What Choices Mean To An Addict

Choice is critical. To be able to choose, not just based upon some sort of biological programming, but out of your very own reasoning, is important. We all need to be able to choose our beliefs, our partners, our actions.

But true free will – and the ability to choose beyond some predestined way of thinking – is difficult. One thought leads to the next, and most “logical” conclusions are the result of inevitable, and uncontrollable circumstance. As such, these reactionary choices are still choices, but the one’s were forced to make.

This his how addiction works. Your brain compels you to think a certain way, and the choices you make are in favor of that way of thinking. But that doesn’t mean you’re really choosing anything. You’re forced to act a certain way.

Choosing outside of these cravings is exceptionally difficult – otherwise, addiction would not be a problem to begin with. It doesn’t have to do with willpower. Instead, it’s a matter of motivation.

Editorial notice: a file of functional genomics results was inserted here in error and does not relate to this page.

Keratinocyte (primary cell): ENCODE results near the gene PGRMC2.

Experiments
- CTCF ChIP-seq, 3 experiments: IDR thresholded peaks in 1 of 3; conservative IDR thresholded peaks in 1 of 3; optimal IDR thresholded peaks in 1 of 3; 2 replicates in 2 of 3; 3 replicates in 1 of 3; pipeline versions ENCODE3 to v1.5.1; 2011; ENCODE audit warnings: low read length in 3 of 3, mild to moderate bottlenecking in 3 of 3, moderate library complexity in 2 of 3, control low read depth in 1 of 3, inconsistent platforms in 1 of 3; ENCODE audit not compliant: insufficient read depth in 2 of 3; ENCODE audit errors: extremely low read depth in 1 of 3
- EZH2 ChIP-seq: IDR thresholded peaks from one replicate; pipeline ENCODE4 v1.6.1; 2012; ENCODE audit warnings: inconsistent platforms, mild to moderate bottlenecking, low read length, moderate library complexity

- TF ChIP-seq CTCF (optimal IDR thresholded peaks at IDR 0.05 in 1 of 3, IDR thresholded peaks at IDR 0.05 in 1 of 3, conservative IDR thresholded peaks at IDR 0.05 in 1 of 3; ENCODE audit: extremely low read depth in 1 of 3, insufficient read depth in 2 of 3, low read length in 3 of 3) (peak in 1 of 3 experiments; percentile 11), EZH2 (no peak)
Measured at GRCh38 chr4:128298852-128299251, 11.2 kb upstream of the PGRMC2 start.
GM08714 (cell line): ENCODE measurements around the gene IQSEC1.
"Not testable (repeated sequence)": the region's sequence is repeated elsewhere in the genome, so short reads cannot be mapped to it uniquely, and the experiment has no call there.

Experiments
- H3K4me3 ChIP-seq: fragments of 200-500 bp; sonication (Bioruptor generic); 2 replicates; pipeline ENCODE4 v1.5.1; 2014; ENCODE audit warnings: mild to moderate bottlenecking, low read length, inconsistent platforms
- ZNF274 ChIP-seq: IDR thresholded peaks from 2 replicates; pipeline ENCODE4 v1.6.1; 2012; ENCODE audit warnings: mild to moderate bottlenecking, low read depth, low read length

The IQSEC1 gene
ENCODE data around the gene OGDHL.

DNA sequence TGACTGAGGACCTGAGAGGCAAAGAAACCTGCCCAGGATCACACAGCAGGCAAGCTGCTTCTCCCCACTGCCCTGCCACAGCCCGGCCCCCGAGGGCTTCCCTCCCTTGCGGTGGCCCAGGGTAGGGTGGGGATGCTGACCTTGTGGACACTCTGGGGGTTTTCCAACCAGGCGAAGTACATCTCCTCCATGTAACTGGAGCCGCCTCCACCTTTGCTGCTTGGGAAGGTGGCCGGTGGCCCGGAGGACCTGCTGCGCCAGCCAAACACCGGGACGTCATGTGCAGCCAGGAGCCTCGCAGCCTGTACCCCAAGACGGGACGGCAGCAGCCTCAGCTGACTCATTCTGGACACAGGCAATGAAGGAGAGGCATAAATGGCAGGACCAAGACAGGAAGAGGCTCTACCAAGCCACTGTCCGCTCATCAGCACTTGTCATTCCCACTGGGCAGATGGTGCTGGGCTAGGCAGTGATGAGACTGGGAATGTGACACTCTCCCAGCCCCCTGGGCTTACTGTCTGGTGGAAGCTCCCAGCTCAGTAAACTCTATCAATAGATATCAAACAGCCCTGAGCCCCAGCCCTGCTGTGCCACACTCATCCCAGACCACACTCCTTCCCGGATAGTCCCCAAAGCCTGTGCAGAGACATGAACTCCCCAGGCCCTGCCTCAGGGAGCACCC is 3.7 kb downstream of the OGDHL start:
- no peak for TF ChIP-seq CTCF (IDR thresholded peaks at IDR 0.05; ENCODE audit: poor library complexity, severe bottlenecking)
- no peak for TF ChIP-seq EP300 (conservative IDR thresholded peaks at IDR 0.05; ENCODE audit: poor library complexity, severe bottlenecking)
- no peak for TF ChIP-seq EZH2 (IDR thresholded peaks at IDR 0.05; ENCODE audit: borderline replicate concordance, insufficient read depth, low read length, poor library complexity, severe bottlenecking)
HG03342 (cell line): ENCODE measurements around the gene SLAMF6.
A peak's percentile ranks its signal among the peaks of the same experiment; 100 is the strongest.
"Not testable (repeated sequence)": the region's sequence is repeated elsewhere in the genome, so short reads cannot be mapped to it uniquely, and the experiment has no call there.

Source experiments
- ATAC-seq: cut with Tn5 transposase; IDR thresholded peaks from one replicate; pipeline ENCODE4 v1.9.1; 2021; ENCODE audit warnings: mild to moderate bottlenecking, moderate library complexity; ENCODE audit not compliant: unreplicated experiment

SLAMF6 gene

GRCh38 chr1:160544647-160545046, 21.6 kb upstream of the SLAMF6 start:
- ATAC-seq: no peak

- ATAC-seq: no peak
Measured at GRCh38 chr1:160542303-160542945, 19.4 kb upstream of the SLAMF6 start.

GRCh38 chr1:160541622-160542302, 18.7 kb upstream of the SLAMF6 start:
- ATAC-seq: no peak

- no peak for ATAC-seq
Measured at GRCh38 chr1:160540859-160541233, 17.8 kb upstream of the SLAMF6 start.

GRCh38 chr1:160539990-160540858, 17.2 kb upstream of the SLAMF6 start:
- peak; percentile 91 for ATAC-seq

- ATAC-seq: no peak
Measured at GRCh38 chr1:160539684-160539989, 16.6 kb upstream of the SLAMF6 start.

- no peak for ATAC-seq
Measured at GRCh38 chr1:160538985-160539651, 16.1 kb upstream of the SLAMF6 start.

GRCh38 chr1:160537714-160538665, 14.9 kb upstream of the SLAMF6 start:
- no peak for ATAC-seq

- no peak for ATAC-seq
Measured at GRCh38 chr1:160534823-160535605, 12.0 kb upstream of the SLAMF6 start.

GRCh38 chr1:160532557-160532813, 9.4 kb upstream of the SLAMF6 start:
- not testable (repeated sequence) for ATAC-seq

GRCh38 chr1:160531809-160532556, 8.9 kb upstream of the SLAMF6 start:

Someone who struggles with addiction may not have the motivation to stay clean. They may find themselves constantly being doubted, by others and themselves. Sometimes, people lose hope in their own recovery. People in recovery need friends and loved ones to remind them what they’re fighting for, and to keep that motivation ignited and that passion burning.


No One Chooses The Pain Of Addiction

Regardless of whether you find that people are responsible for their own addiction, the fact remains that most people who struggle with a drug do not want the pain of their addiction. They don’t want to fear relapse, or overdose. No one needs that in their life.

In fact, no one should need drugs in their life. It’s only when something is missing, lost or stolen when drugs become a viable option to help us fill life’s voids. Unlearning that, and relearning how to live a sober life and be free to fill that void with real living can take months and years – but people go through those journeys all the time, putting one foot in front of the other best they can, despite their own cravings.

That’s the true power of choice in addiction – it’s the choices we make to become better people, and recover from addiction. Those are the choices that, in the end, count the most.